In one sense, Grayling may have a point. Human beings have been given the book of nature as well as the book of revelation. Christians should have no problem acknowledging where the natural light can illuminate something for someone who lacks revelation. The innate worth of the human person can and should be one of those places. True, if one were to make a coldly logical accounting of things, one could list numerous inequalities of attributes among different classes of persons. But the human essence is unchanged, and one doesn’t have to be a Jew or a Christian to admit as much. (Though, as Douglas Murray has incisively noted, the overwhelming imbalance of Christian to atheist voices on right-to-life issues does in practice seem to bespeak a steeper uphill climb for the latter.)
However, one must distinguish in such matters between epistemology and ontology. It may well be true that all sorts of people have epistemic access to some bedrock truth. But they may not all be equally able to ground it. In my dialogue with Murray, I quote the philosopher-statesman A. J. Balfour on the need for harmony between the value one assigns to something and the account one gives of its causes, or origins. Applying “Balfour’s Law” to mankind, one could be instinctively led to value man very highly indeed without being able to explain why. This, of course, is not to say that all “Christian atheists” should default to Peter Singer until they can achieve the perfect consistency in their creed that Balfour demands. It is merely to note that ultimately, the happiest humanist is a fully integrated humanist.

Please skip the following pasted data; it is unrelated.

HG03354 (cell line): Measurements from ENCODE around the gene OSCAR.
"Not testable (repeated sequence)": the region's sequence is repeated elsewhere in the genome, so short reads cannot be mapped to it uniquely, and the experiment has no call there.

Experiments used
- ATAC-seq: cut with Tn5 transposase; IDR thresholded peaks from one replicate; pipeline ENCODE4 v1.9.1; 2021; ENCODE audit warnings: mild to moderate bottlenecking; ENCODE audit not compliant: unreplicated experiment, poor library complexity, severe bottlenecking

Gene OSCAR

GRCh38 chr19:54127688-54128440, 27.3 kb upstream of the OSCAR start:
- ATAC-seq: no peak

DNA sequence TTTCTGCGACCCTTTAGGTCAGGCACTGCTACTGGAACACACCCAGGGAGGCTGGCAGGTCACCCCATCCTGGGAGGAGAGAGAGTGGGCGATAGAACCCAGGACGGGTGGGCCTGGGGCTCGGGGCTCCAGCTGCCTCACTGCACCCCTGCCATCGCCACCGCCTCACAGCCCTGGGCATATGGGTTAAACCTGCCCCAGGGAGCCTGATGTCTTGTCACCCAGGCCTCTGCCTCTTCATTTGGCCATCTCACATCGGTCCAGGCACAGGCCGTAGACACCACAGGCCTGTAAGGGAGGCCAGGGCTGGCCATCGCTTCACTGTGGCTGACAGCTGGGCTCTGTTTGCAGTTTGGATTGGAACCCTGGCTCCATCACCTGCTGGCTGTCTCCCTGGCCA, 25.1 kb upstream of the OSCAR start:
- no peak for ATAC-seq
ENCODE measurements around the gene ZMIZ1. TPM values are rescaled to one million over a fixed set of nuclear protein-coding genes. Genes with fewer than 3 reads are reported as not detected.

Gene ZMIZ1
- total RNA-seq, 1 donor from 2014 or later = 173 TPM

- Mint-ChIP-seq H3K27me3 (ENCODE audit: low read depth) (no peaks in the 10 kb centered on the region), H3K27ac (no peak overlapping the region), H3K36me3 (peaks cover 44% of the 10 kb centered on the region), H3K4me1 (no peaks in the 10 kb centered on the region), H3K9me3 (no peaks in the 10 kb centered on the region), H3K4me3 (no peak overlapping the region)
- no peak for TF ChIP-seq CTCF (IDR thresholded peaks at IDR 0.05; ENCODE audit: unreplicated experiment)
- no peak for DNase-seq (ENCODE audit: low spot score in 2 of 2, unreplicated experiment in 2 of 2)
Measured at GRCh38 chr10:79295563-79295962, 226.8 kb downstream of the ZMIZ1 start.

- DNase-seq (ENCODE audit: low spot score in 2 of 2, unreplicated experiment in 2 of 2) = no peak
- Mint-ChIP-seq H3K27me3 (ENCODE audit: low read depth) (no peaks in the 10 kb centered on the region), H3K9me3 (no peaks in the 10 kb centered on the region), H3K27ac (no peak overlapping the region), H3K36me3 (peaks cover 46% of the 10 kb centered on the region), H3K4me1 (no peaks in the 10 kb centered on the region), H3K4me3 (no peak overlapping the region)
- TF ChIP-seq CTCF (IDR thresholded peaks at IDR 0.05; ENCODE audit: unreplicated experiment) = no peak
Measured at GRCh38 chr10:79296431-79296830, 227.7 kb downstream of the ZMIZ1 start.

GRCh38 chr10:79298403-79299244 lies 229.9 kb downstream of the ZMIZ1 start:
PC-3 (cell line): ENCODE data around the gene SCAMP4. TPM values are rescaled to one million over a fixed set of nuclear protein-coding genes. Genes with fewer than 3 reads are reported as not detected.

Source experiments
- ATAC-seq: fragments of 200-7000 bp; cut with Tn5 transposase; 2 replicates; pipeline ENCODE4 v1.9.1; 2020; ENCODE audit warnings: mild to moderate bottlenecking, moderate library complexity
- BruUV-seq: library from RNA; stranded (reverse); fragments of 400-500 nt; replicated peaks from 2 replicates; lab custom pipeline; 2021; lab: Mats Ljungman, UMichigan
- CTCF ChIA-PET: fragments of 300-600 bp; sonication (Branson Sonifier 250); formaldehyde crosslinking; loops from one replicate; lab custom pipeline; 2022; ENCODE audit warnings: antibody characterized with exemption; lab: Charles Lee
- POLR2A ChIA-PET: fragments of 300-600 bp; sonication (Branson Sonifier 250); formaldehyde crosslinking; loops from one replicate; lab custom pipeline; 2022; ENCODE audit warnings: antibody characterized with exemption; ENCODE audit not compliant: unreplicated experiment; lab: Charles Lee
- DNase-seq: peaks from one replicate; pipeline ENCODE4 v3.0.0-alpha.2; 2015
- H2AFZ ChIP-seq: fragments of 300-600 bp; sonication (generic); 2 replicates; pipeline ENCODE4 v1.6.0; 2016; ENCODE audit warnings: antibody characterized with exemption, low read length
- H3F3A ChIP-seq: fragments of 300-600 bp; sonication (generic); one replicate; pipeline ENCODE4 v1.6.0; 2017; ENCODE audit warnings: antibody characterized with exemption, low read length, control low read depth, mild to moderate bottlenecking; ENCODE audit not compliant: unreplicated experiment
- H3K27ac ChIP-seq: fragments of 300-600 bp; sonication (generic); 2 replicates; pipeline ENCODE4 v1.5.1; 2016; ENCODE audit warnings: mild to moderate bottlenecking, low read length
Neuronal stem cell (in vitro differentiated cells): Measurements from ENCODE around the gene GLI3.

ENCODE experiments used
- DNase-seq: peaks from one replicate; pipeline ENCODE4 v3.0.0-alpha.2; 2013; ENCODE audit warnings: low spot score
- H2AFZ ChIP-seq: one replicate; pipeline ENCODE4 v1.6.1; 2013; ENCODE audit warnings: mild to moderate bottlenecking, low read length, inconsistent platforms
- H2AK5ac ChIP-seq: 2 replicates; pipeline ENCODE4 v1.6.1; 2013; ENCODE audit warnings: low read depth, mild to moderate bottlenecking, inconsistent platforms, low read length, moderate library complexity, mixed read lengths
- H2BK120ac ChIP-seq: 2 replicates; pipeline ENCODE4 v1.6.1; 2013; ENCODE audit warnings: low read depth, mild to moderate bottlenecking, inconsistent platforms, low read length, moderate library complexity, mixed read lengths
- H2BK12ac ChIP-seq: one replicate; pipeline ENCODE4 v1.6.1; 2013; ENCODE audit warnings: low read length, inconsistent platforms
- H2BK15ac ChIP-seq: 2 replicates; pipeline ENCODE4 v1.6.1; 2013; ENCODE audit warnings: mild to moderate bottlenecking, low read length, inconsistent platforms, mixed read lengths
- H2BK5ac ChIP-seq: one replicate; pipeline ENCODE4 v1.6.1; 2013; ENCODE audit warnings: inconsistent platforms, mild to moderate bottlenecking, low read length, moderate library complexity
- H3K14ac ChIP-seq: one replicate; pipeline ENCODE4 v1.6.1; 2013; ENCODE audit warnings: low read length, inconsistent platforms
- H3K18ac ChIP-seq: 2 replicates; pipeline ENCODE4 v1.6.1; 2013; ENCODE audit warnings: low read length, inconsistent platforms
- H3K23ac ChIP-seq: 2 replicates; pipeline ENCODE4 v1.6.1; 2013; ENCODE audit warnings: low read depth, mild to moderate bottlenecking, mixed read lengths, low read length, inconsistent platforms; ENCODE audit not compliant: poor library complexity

A digression on sex
In another section of the dialogue, Holland notes that Christianity is regularly derided as a religion of repressive prudes who want to make sex as unexciting as possible. One man, one woman, for life. Where’s the fun in that? To that, Holland would reply with another question: “Are you really sure you want to see the alternative?” As he graphically describes, the ancient Greeks and Romans were blissfully unbound by Judeo-Christian sexual mores, which led them to treat those they outranked as if their bodies were nothing but raw material for sexual gratification. By rejecting Christianity while insisting that powerful men respect the weak, modern #MeToo liberals saw off the branch they’re sitting on.